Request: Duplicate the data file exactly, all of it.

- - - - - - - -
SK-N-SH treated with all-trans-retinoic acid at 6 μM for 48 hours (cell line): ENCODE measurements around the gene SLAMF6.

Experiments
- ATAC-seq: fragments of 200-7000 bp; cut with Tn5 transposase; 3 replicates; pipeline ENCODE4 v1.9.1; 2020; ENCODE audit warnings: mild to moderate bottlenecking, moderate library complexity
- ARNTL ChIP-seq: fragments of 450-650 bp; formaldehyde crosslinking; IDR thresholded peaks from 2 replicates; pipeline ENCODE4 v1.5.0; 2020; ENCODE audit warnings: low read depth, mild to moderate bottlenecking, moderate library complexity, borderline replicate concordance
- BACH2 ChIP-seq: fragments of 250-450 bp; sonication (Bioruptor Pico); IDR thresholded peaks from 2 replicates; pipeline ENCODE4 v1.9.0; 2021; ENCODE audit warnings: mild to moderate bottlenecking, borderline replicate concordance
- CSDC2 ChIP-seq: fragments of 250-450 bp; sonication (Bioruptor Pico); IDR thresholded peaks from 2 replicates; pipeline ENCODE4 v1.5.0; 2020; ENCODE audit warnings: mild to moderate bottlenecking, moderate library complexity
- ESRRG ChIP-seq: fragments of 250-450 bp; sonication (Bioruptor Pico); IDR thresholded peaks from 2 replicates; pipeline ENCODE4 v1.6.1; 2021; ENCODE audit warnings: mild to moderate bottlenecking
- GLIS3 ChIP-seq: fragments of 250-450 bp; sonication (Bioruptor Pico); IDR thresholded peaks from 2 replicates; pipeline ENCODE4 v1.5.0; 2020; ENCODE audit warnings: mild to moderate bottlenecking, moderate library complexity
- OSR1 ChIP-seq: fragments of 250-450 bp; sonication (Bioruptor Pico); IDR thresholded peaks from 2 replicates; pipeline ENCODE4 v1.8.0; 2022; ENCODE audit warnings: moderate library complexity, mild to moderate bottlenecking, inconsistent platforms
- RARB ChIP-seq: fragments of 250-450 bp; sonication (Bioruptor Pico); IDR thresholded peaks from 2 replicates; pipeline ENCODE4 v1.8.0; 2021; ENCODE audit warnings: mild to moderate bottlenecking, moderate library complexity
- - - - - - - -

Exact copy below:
SK-N-SH treated with all-trans-retinoic acid at 6 μM for 48 hours (cell line): ENCODE measurements around the gene SLAMF6.

Experiments
- ATAC-seq: fragments of 200-7000 bp; cut with Tn5 transposase; 3 replicates; pipeline ENCODE4 v1.9.1; 2020; ENCODE audit warnings: mild to moderate bottlenecking, moderate library complexity
- ARNTL ChIP-seq: fragments of 450-650 bp; formaldehyde crosslinking; IDR thresholded peaks from 2 replicates; pipeline ENCODE4 v1.5.0; 2020; ENCODE audit warnings: low read depth, mild to moderate bottlenecking, moderate library complexity, borderline replicate concordance
- BACH2 ChIP-seq: fragments of 250-450 bp; sonication (Bioruptor Pico); IDR thresholded peaks from 2 replicates; pipeline ENCODE4 v1.9.0; 2021; ENCODE audit warnings: mild to moderate bottlenecking, borderline replicate concordance
- CSDC2 ChIP-seq: fragments of 250-450 bp; sonication (Bioruptor Pico); IDR thresholded peaks from 2 replicates; pipeline ENCODE4 v1.5.0; 2020; ENCODE audit warnings: mild to moderate bottlenecking, moderate library complexity
- ESRRG ChIP-seq: fragments of 250-450 bp; sonication (Bioruptor Pico); IDR thresholded peaks from 2 replicates; pipeline ENCODE4 v1.6.1; 2021; ENCODE audit warnings: mild to moderate bottlenecking
- GLIS3 ChIP-seq: fragments of 250-450 bp; sonication (Bioruptor Pico); IDR thresholded peaks from 2 replicates; pipeline ENCODE4 v1.5.0; 2020; ENCODE audit warnings: mild to moderate bottlenecking, moderate library complexity
- OSR1 ChIP-seq: fragments of 250-450 bp; sonication (Bioruptor Pico); IDR thresholded peaks from 2 replicates; pipeline ENCODE4 v1.8.0; 2022; ENCODE audit warnings: moderate library complexity, mild to moderate bottlenecking, inconsistent platforms
- RARB ChIP-seq: fragments of 250-450 bp; sonication (Bioruptor Pico); IDR thresholded peaks from 2 replicates; pipeline ENCODE4 v1.8.0; 2021; ENCODE audit warnings: mild to moderate bottlenecking, moderate library complexity